UK - The children of Smyllum tell their heartbreaking stories, SNAP responds

For immediate release Tuesday, December 5, 2017

Statement by Melanie Sakoda of California, Volunteer Member of SNAP’s Board of Directors (925-708-6175[email protected])

The Scottish Child Abuse Inquiry is holding hearings on conditions in Scotland’s care homes. Survivors of Smyllum Park in Lanarkshire, where up to 400 children were buried in an unmarked grave, recently began testifying before the inquiry.

We commend the Scottish government, the Sunday Post, BBC radio, In Care Abuse Survivors, relatives of the deceased, and all those involved in the campaign to expose what happened at Smyllum Park. It is truly a shame that an order of Catholic nuns required a public campaign to get them to agree to do the right thing.

Publicly identifying each and every child who is buried on the grounds of Smyllum Park is the “very least” the Daughters of Charity, should do.  The nuns should also stop their stonewalling and their denials that abuse occurred in at Smyllum Park and make their records public. 

In the meantime, the Daughters of Charity have promised to build a memorial with the names of all the children who died. But promises are cheap. The campaign to hold the nuns accountable must not end until that promise is fulfilled.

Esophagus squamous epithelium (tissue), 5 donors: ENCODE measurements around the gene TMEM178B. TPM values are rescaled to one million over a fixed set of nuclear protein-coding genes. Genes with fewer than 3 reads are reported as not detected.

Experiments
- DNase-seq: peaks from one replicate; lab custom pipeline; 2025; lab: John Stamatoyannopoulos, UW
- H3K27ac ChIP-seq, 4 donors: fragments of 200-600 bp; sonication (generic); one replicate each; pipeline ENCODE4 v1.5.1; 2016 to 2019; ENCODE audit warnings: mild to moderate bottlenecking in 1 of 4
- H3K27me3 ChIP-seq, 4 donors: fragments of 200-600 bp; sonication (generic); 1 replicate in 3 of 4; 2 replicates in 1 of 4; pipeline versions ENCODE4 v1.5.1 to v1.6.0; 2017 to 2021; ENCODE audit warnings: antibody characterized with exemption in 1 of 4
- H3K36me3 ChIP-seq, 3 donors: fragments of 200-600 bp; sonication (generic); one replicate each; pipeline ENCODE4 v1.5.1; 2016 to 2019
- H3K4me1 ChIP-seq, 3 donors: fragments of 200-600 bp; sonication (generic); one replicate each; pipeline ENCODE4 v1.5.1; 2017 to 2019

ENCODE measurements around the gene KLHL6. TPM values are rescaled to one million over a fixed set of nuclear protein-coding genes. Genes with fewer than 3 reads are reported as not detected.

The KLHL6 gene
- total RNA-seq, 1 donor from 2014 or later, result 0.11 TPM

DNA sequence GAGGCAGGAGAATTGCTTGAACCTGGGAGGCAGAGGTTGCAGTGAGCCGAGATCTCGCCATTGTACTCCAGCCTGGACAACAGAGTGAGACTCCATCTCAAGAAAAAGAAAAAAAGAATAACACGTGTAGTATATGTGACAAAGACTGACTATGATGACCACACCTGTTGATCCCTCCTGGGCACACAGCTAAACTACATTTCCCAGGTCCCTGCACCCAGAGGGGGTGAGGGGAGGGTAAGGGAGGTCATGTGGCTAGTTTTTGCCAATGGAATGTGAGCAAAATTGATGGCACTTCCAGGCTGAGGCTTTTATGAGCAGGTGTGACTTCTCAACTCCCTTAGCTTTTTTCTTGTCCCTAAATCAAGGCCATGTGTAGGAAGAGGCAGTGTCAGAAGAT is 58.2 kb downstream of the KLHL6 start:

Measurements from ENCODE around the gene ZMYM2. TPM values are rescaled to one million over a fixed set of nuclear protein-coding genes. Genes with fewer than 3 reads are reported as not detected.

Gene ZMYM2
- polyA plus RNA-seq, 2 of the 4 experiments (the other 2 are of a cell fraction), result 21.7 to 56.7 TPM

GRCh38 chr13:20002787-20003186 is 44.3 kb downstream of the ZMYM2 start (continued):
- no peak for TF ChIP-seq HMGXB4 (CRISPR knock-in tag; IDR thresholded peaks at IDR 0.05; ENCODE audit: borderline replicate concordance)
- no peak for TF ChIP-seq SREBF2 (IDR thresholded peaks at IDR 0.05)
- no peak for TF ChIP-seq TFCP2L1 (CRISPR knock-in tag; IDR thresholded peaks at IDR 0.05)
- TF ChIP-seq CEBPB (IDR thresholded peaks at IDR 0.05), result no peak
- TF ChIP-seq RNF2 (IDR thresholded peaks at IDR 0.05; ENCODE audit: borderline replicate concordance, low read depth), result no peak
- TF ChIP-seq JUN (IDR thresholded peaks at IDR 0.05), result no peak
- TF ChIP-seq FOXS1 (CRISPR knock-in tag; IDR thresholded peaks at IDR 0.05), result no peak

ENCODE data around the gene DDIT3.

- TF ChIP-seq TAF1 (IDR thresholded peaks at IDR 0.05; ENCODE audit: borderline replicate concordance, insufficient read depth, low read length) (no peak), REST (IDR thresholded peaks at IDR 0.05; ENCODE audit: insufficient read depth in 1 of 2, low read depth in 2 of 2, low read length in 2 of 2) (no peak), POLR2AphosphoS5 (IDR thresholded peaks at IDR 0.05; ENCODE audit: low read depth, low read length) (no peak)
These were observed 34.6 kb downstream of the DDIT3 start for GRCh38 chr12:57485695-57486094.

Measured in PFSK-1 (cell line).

(SNAP, the Survivors Network, is the world’s oldest and largest support group for victims of sexual abuse in institutional settings. SNAP was founded in 1988 and has more than 25,000 members. Our website is

Melanie Sakoda 925-708-6175 [email protected], Joelle Casteix 949-322-7434[email protected], or Barbara Dorris of St. Louis, SNAP Executive Director (314-503-0003[email protected])

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  • John Nesbella
    commented 2017-12-05 14:33:56 -0600
    This is a failure of the civil authorities as well as the leadership of the Roman Church. For too long nuns, brothers and priests have been given a blank check-by the civil authorities- to do whatever they liked. They are not worthy of that kind of respect. They need to be held accountable and punished like the rest of us common ordinary folk. We would have been locked up and the key thrown away if we did any of these things.

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